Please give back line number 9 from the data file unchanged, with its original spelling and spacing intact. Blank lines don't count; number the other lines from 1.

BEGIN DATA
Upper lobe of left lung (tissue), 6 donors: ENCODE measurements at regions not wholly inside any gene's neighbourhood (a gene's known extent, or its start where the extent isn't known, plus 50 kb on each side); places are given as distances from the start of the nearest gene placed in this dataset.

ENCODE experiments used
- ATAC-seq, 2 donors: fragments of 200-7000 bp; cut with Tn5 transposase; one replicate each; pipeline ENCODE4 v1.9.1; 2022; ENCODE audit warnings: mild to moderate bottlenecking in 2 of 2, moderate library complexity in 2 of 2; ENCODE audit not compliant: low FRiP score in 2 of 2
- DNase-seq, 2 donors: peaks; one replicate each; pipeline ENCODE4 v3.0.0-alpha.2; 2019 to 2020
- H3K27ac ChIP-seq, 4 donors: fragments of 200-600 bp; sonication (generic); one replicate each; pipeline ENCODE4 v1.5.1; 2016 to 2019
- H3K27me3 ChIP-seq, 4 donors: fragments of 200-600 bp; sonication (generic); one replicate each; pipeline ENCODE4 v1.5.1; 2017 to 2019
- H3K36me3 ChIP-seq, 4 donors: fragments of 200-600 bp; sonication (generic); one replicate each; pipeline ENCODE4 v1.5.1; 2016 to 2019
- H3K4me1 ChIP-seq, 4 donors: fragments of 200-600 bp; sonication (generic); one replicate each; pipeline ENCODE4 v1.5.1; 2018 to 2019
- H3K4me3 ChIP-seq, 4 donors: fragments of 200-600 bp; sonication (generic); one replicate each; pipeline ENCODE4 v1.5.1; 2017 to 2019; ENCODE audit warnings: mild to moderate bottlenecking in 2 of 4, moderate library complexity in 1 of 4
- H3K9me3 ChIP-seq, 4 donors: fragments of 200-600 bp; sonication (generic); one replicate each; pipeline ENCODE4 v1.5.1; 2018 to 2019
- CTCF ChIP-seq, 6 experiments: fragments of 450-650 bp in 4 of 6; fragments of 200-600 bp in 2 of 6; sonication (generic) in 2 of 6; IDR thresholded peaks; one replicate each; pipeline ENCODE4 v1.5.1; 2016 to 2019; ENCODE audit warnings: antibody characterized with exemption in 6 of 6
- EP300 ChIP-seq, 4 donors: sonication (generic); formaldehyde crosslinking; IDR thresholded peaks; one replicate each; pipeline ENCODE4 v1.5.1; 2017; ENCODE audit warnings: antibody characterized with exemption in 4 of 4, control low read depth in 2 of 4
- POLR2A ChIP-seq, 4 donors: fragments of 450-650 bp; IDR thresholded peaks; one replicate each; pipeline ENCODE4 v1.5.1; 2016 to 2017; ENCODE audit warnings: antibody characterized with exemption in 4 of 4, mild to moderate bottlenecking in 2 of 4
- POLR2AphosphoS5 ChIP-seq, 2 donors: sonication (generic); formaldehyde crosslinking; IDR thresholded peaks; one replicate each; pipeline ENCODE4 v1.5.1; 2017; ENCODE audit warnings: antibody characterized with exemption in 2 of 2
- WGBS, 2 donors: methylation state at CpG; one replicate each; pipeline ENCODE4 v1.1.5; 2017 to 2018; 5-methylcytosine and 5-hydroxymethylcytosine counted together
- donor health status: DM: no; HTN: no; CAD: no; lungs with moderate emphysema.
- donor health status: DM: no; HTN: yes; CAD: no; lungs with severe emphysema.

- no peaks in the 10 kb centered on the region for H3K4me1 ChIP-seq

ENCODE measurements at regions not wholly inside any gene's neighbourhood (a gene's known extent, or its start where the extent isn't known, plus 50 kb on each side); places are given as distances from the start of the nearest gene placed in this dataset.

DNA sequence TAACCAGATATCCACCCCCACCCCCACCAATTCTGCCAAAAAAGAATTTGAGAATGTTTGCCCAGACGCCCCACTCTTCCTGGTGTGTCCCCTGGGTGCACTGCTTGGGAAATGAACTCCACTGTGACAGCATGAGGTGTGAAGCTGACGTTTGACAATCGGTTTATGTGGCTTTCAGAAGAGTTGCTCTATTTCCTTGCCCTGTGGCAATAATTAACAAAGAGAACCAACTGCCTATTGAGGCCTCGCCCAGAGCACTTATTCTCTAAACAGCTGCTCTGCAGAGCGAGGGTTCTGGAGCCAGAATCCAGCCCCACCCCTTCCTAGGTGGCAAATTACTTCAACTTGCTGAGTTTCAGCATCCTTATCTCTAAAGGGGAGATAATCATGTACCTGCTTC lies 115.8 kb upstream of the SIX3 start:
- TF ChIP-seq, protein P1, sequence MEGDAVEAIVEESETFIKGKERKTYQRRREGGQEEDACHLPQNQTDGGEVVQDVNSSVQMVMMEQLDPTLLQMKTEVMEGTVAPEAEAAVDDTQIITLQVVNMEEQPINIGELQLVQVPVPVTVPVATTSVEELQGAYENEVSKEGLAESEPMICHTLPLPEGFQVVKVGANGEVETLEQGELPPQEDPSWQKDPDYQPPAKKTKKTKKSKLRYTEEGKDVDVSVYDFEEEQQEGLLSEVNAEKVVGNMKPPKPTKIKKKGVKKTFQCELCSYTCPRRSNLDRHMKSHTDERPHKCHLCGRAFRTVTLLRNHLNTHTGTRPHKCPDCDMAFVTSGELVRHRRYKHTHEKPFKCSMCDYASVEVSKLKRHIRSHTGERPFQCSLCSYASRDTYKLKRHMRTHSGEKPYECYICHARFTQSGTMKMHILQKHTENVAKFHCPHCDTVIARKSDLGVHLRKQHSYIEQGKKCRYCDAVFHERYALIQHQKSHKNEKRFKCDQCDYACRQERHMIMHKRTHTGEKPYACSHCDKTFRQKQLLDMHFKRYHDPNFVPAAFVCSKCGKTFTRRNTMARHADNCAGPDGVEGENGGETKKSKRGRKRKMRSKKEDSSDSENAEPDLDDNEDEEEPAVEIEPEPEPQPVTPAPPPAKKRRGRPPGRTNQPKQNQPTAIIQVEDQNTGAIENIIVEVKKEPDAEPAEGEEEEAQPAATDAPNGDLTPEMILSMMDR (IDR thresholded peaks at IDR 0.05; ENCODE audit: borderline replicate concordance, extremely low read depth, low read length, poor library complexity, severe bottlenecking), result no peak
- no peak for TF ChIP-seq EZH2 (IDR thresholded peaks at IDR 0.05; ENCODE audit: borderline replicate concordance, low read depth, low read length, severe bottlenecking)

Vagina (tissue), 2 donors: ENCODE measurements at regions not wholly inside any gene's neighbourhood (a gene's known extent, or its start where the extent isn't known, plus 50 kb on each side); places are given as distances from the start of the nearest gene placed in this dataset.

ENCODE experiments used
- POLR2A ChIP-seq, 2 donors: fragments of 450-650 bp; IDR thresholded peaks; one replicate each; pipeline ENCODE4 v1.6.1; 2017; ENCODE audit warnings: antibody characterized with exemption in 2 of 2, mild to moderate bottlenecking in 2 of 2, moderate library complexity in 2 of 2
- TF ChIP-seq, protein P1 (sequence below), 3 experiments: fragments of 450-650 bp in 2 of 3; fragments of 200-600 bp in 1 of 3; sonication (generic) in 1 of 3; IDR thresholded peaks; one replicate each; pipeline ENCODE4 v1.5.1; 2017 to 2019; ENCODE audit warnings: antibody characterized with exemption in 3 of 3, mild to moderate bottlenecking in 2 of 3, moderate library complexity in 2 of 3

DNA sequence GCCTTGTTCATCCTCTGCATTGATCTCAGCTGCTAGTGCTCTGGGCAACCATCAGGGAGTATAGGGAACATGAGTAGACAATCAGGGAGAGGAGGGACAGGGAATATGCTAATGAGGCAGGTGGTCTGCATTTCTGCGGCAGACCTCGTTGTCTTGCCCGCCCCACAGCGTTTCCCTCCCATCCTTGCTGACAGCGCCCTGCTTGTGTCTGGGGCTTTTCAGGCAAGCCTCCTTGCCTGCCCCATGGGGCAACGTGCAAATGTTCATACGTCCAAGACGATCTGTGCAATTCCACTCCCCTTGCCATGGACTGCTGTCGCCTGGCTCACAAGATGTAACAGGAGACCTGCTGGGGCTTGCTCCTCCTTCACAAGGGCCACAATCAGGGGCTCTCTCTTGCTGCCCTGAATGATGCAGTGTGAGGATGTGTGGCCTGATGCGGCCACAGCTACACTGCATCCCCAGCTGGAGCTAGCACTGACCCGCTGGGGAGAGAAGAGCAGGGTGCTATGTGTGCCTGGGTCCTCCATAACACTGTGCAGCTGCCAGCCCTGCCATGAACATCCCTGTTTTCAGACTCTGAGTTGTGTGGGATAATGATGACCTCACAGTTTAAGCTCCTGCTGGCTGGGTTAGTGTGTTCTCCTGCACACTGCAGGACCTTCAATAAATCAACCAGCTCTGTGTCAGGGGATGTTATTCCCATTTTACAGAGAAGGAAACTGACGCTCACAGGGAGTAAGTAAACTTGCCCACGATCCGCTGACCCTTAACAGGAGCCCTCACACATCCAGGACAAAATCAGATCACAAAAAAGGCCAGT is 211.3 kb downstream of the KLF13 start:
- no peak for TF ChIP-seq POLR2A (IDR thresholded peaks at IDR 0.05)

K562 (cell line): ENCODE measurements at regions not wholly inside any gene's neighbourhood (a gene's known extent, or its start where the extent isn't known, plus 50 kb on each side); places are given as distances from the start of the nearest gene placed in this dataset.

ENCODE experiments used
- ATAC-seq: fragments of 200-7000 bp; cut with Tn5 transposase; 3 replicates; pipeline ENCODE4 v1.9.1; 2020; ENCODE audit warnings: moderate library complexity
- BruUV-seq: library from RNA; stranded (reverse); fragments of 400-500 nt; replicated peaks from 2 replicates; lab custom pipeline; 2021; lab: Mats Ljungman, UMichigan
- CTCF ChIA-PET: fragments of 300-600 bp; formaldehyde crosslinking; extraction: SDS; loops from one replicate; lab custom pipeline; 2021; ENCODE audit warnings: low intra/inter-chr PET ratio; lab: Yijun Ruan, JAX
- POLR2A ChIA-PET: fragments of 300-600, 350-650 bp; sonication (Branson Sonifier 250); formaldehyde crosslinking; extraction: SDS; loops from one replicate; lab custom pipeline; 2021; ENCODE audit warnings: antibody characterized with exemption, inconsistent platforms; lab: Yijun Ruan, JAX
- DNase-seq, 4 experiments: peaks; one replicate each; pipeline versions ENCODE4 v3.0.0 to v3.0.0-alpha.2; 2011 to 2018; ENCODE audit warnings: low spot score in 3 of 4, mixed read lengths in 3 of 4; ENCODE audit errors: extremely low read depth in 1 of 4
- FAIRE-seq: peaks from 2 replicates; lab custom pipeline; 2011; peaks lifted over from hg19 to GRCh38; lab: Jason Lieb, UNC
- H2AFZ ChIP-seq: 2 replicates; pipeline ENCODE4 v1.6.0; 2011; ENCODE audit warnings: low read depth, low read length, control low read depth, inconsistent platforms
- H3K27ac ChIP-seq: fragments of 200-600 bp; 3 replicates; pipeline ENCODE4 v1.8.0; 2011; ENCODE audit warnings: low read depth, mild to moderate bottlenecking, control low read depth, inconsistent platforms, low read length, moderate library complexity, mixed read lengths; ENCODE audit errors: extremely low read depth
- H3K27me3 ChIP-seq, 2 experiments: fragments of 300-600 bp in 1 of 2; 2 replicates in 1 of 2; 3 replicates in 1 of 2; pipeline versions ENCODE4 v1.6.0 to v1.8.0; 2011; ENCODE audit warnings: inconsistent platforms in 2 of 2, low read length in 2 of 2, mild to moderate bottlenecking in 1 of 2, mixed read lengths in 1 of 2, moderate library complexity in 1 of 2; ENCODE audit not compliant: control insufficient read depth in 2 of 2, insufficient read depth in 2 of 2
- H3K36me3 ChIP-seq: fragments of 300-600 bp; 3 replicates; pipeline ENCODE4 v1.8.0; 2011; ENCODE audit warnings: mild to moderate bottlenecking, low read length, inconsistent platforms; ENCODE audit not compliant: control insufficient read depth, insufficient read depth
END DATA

- H3K4me3 ChIP-seq, 4 donors: fragments of 200-600 bp; sonication (generic); one replicate each; pipeline ENCODE4 v1.5.1; 2017 to 2019; ENCODE audit warnings: mild to moderate bottlenecking in 2 of 4, moderate library complexity in 1 of 4